Part of the thinking was to get her used to water as soon as possible — they had cousins with a pool, and one can never be too careful with infants. Only she loved it, and the safety concerns turned into an early passion.
Tupelo, Mississippi isn’t exactly known for being a swimming mecca, but Scott thrived. She was a three-time state champion in the 50-yard freestyle, and twice won the title in both the 100 freestyle and 100 backstroke.
Named Tupelo High School’s 2011 Athlete of the Year, she began developing an inner focus that heightened in competition. Call it a “game face” or whatever, but she definitely has it.
Also dramatically developing at the time was her relationship with her mother, who doubled as her best friend. They had always been close, kindred spirits if you will, sharing dreams and encouraging the other.
So naturally her mother’s first cancer diagnosis shook Scott, who was in her sophomore year at Alabama. Discovered in the colon, her mom fought it head on and appeared to beat it.
Or so the family thought.
It was when Scott was making her own comeback that the second diagnosis was made. This time it was in her liver.
“You don’t come back from that, and I didn’t know that,” Scott said. “I was very optimistic, I think our whole family kind of was.”
That added to the initial decision of not telling Bailey, at least not right away. They knew what her reaction would be.
“I would have been home in a heartbeat,” she said. “I found out how bad she was in May. I train here over the summer and I was training for the Olympic trials that year. It had been a dream of ours forever — especially for my mom and myself.”
Melissa H. Scott passed away on June 4, 2016. The retired school teacher was 53.
One of the last things she did was deliver a final message to her daughter.
“I got to spend a week with her at the end of May and and I was ‘I’m not going back to school. You’re crazy. I’m staying here,’” Scott said. “My mom sat up in the bed, she had been bedridden for a while, she sat up in the bed and was just like, ‘You get back to school.’ She was, ‘You’re going back. You’re training for trials. You’re going to swim and you’re going to do well.’ And you’re going to finish this and finish that, so I made all these promises to her.
“That’s why they didn’t tell me. I wouldn’t have been focused here.”
The tougher comeback
One of the things that appeals to many swimmers is the total immersion and isolation they feel in the water. They can see and sometimes hear others around them, but swimming itself is a very solitary thing. You’re alone with your thoughts while in a state of buoyancy. One can reach a mental state that’s similar to meditation.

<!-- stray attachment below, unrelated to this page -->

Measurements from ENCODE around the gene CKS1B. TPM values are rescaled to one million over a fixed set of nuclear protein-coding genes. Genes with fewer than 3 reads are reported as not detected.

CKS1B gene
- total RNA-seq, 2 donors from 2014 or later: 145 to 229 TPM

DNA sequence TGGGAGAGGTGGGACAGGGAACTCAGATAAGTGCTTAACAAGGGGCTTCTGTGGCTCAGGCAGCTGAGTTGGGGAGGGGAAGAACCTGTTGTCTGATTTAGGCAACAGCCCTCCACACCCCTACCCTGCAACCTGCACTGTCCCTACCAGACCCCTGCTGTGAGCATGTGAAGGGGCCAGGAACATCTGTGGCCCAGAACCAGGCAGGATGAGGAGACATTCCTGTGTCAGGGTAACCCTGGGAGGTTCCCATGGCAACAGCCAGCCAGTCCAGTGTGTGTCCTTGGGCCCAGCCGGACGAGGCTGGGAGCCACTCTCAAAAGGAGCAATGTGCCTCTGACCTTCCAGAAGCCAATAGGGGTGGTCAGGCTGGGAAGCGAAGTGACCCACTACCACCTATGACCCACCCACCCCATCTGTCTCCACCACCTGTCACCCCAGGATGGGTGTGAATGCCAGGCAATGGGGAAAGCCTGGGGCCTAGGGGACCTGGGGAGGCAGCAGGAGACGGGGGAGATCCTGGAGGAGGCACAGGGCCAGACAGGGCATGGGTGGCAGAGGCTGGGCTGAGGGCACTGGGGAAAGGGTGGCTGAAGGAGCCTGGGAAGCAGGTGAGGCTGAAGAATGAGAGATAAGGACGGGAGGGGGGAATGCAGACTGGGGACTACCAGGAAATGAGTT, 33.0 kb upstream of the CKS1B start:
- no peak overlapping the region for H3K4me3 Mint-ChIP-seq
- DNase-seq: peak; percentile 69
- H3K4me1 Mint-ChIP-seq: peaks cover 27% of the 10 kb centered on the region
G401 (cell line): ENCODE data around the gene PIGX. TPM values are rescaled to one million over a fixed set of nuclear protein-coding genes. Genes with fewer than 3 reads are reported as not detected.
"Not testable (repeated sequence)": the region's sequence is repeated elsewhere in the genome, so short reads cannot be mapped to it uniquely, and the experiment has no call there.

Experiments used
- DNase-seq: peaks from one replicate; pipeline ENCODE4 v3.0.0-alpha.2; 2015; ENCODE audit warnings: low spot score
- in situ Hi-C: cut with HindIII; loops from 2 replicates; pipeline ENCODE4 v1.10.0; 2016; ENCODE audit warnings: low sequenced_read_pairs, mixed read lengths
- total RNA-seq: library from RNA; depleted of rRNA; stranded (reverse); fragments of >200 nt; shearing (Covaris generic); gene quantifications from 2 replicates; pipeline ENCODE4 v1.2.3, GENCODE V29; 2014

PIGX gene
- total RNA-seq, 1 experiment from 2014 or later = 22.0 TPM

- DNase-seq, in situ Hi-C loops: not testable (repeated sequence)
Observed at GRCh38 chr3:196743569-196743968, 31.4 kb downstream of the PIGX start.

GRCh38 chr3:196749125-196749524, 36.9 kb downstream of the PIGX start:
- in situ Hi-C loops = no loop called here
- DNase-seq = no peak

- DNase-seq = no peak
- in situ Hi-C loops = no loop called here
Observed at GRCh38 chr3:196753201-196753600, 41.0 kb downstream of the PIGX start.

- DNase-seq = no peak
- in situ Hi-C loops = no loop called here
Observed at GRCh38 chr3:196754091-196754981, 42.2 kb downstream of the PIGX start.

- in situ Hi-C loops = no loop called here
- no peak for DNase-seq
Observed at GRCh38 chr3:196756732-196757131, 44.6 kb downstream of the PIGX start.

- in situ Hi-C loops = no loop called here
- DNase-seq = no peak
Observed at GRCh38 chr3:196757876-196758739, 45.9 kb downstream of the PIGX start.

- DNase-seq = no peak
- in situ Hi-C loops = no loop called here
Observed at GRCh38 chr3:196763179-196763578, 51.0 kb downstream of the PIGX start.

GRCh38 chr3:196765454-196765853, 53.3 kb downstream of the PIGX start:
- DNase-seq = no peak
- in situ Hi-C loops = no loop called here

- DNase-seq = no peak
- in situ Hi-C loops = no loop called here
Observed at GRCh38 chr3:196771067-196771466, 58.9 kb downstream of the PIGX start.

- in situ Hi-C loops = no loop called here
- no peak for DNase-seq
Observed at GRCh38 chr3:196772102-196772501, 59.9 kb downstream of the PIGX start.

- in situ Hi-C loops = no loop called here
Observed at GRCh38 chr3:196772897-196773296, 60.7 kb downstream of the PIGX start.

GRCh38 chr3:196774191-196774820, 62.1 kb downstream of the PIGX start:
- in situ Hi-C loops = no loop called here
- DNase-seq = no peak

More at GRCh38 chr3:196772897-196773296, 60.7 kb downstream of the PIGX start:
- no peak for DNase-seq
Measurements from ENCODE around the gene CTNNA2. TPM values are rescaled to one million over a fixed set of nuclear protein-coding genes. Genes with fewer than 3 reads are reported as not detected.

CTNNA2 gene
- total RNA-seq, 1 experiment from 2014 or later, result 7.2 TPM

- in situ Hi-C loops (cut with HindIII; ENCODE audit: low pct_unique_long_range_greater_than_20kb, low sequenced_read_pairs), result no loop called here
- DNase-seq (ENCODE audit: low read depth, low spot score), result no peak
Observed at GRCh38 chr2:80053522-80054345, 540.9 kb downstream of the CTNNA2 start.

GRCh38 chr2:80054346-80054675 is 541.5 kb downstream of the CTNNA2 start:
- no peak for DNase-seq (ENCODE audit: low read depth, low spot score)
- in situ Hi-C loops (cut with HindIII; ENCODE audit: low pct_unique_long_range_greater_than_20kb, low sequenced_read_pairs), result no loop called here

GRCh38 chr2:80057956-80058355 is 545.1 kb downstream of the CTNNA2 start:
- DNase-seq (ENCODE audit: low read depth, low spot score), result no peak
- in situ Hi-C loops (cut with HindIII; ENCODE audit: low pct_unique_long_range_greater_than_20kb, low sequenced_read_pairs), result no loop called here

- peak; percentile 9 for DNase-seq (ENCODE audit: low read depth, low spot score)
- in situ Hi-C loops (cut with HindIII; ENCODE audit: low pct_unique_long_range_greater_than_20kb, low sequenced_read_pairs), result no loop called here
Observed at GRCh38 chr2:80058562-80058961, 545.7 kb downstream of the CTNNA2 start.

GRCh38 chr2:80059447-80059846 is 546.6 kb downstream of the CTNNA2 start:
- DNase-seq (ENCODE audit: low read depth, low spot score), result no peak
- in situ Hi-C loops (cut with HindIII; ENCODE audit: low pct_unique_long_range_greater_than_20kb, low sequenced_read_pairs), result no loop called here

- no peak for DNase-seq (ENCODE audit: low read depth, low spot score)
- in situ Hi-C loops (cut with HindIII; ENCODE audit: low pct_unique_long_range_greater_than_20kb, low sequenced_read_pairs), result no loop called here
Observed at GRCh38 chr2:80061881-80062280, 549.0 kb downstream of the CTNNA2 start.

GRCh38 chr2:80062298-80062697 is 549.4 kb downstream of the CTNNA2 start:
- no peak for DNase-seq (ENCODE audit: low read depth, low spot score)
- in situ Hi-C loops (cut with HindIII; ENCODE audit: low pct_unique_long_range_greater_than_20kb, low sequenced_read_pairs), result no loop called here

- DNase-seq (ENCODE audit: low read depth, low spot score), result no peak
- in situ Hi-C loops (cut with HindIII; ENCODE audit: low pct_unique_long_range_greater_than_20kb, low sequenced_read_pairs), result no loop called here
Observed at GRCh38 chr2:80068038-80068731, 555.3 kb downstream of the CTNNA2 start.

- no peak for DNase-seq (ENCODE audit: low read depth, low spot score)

It can also be therapeutic.
Scott’s mother had passed away on a Saturday. She was laid to rest on Monday and the swimmer was back in the water by Thursday.
“My family is big into not breaking promises,” she said. “I’m where she wants me to be and I’m doing what I love, and what she loved and what we loved together. That’s one part of it. Another part of it is my team has been incredible. They have been my family away from family, and they were the first people there when all of that is happening.
“Without the support from here, I wouldn’t have been able to come back the way I did. So my motivation is my mom, but I do it for my team too, because they were there for me.”
Over the summer, Scott competed in the 2016 U.S. Olympic Team Trials and then she kept going. By November she was setting both personal bests and school records, and became an All-American for the first time.
Her junior year was also highlighted by becoming the first swimmer in program history to finish the 50 in under 22 seconds (21.84). She finished 13 th in the NCAA Championships while also competing in the 100 freestyle, and the 200 and 400 medley relays.
Along the way, Scott won the Crimson Tide’s Most Outstanding Swimmer Award and was nominated for the prestigious Honda Inspiration Award, a national honor that’s part of the Collegiate Women Sports Awards. She finished as one of three finalists, which sort of woke her up to what she’d endured.
This week will be her final meet for the Crimson Tide, but Scott will still be around Tuscaloosa. A communicative disorders major, she has another year of grad school, and is flirting with the idea of training for the next Olympic trials in 2020.
“I’m not ready to walk away from it,” she said.
In the meantime, she has a new message, one that she thinks her mom would definitely like.
“It’s OK to struggle, but you can push through,” Scott said.